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League Executive Director Testifies Before Congress
Emphasizes how bicycling can help solve America's Climate Change issues...
Washington, DC –The League’s executive director, Andy Clarke, cited statistics showing the potential impact of increasing bicycle travel, and described some of the measures taken in successful bicycling and walking communities such as San Francisco, Portland and Chicago. Clarke was speaking at a hearing on climate change and energy independence that will be used to develop proposals to address these critical issues.
Among the League’s requests are that Congress:
Congressman Lipinski (D-IL) quizzed Clarke on the suggestion that the Federal government be a model employer, wanting to know what that would entail and how much it might cost. Clarke cited employer programs ranging from providing better bicycle parking, showers and lockers to offering cash incentives and having bicycle fleets available to employees as potential initiatives. “These come with a range of costs,” explained Clarke.
WRITTEN STATEMENT OF ANDY CLARKE
Mr. Chairman and members of the committee, on behalf of the League of American Bicyclists’ 300,000 affiliates and members, and the 57 million adults who will ride a bike this year, I thank you for allowing me to speak with you regarding the considerable role cycling and walking can play in combating climate change and promoting energy independence.
This Friday, May 18th, tens of thousands of people in communities across the country will bicycle to work in celebration of National Bike to Work Day. In the Washington, D.C., area alone, more than 7,000 riders will converge on Freedom Plaza and other locations. If those 7,000 riders chose to drive to work instead of bicycling, they would generate 32 tons of carbon dioxide, one and a half tons of carbon monoxide, burn half a tanker truck full of gasoline, and they would do the same on the way home.
That’s just one day, here in Washington. The potential to increase the numbers of people bicycling to work in the United States in the very near future is even more impressive. San Francisco and other cities more than doubled bicycle commuting between 1990 and 2000 through investment in bike lanes, trails, bike parking, maps, education programs, encouragement activities and a focused bicycle plan, however, there is much more we can do. The 2000 Census reported that there are 500,000 bicycle commuters in the United States – less than half of one percent of journeys to work and woefully short of the percentages in Canada (1.2%), the United Kingdom (2%), Germany (11%), Denmark (20%) and the Netherlands (27%).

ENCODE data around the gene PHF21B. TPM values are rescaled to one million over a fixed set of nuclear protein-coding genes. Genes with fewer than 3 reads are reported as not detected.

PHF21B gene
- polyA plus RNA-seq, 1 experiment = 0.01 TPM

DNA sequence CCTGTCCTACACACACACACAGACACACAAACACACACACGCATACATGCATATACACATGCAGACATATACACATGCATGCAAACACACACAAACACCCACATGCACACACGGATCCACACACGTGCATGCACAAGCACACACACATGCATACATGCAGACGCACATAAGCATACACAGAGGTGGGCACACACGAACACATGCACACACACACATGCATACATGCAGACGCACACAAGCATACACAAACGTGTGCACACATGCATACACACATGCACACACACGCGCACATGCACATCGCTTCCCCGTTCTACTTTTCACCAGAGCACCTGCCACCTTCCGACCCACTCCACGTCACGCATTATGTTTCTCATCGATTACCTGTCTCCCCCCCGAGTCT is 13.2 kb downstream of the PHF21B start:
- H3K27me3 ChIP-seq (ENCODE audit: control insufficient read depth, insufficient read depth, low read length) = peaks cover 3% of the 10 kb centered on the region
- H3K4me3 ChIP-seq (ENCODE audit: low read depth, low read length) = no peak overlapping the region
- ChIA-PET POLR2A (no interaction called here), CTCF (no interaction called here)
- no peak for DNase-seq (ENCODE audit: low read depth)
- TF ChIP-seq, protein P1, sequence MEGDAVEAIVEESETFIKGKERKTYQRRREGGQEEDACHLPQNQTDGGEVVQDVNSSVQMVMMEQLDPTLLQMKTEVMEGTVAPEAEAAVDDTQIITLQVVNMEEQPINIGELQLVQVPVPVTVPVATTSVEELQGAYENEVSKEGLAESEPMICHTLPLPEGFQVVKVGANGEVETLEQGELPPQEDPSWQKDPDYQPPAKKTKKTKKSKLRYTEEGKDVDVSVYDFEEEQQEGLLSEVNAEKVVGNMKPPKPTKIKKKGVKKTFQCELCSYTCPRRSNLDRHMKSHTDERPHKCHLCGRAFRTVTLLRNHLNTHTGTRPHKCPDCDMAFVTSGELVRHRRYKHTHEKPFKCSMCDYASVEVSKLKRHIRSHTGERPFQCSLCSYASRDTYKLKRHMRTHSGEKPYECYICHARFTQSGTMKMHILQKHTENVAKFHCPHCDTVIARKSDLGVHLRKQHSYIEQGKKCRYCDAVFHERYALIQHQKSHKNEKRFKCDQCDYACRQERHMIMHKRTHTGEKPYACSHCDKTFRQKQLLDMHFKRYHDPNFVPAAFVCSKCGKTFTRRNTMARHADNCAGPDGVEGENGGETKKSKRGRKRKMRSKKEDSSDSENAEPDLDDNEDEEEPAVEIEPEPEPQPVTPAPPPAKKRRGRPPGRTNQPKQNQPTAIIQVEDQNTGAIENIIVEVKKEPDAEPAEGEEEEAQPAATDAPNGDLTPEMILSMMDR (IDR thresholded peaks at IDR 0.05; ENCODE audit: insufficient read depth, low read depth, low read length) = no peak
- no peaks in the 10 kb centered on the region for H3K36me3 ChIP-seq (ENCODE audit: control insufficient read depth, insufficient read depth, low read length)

Bicycling to work, moreover, is just part of the picture. We know that more than three quarters of trips made today aren’t for commuting. They are social or recreational, for shopping or the like. Amazingly, the 2001 U.S. National Household Travel Survey (NHTS) tells us that in our metropolitan areas more than 40% of those trips are two miles or less – a very manageable bike ride – and more than one-quarter are just one mile or less.
Furthermore, the data shows that within the 28.3% of the trips that are one mile or less in urbanized areas, 65.7% are made by auto. This means that 18.6% of all trips in metropolitan areas are auto trips one mile or less. These short trips are the most polluting and the most feasible to switch to bicycling or walking. The city of Chicago recently adopted a 2015 goal of having 5% of all trips five miles or less made by bicycle. The federal government must encourage more urbanized areas to establish such goals.
Survey after survey shows that people want to ride and walk more but are dissuaded by concern over traffic danger and other barriers. In fact, a recent study conducted by the Shimano Corporation confirms the enormous latent demand for bicycling among the 160 million non-bicycling adults in America. When barriers to bicycling are removed, people start riding. As a case in point, Portland, Oregon, has seen bicycle use quadruple since 1994 as their bike network has grown from 60 miles to 260 miles. They have also invested in cyclist and motorist education, encouragement programs, simple measures such as providing bike parking, and fully integrating transit, walking and bicycling.